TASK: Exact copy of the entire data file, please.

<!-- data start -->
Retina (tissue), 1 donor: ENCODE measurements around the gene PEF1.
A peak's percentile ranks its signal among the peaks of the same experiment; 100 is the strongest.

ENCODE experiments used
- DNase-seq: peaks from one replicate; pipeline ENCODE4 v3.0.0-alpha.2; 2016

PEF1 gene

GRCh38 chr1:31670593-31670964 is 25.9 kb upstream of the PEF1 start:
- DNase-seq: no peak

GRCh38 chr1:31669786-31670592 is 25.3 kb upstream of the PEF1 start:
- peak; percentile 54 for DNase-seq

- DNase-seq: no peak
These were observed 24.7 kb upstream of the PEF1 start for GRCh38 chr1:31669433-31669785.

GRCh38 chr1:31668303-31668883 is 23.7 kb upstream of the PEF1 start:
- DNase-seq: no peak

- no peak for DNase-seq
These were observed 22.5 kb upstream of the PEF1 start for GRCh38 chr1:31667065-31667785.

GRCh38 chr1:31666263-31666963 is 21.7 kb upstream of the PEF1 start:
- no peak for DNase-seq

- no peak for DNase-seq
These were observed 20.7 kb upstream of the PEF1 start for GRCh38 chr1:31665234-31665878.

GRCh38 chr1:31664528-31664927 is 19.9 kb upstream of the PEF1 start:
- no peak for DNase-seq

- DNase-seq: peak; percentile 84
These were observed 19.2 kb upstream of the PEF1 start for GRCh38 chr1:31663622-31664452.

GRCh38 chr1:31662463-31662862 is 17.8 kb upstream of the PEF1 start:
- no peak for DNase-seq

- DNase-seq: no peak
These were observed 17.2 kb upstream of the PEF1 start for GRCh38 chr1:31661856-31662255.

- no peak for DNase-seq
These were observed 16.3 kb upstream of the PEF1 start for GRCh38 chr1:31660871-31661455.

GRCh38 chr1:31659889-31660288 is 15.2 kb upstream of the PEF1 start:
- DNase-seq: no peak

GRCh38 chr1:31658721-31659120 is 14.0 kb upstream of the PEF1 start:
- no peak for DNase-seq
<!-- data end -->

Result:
Retina (tissue), 1 donor: ENCODE measurements around the gene PEF1.
A peak's percentile ranks its signal among the peaks of the same experiment; 100 is the strongest.

ENCODE experiments used
- DNase-seq: peaks from one replicate; pipeline ENCODE4 v3.0.0-alpha.2; 2016

PEF1 gene

GRCh38 chr1:31670593-31670964 is 25.9 kb upstream of the PEF1 start:
- DNase-seq: no peak

GRCh38 chr1:31669786-31670592 is 25.3 kb upstream of the PEF1 start:
- peak; percentile 54 for DNase-seq

- DNase-seq: no peak
These were observed 24.7 kb upstream of the PEF1 start for GRCh38 chr1:31669433-31669785.

GRCh38 chr1:31668303-31668883 is 23.7 kb upstream of the PEF1 start:
- DNase-seq: no peak

- no peak for DNase-seq
These were observed 22.5 kb upstream of the PEF1 start for GRCh38 chr1:31667065-31667785.

GRCh38 chr1:31666263-31666963 is 21.7 kb upstream of the PEF1 start:
- no peak for DNase-seq

- no peak for DNase-seq
These were observed 20.7 kb upstream of the PEF1 start for GRCh38 chr1:31665234-31665878.

GRCh38 chr1:31664528-31664927 is 19.9 kb upstream of the PEF1 start:
- no peak for DNase-seq

- DNase-seq: peak; percentile 84
These were observed 19.2 kb upstream of the PEF1 start for GRCh38 chr1:31663622-31664452.

GRCh38 chr1:31662463-31662862 is 17.8 kb upstream of the PEF1 start:
- no peak for DNase-seq

- DNase-seq: no peak
These were observed 17.2 kb upstream of the PEF1 start for GRCh38 chr1:31661856-31662255.

- no peak for DNase-seq
These were observed 16.3 kb upstream of the PEF1 start for GRCh38 chr1:31660871-31661455.

GRCh38 chr1:31659889-31660288 is 15.2 kb upstream of the PEF1 start:
- DNase-seq: no peak

GRCh38 chr1:31658721-31659120 is 14.0 kb upstream of the PEF1 start:
- no peak for DNase-seq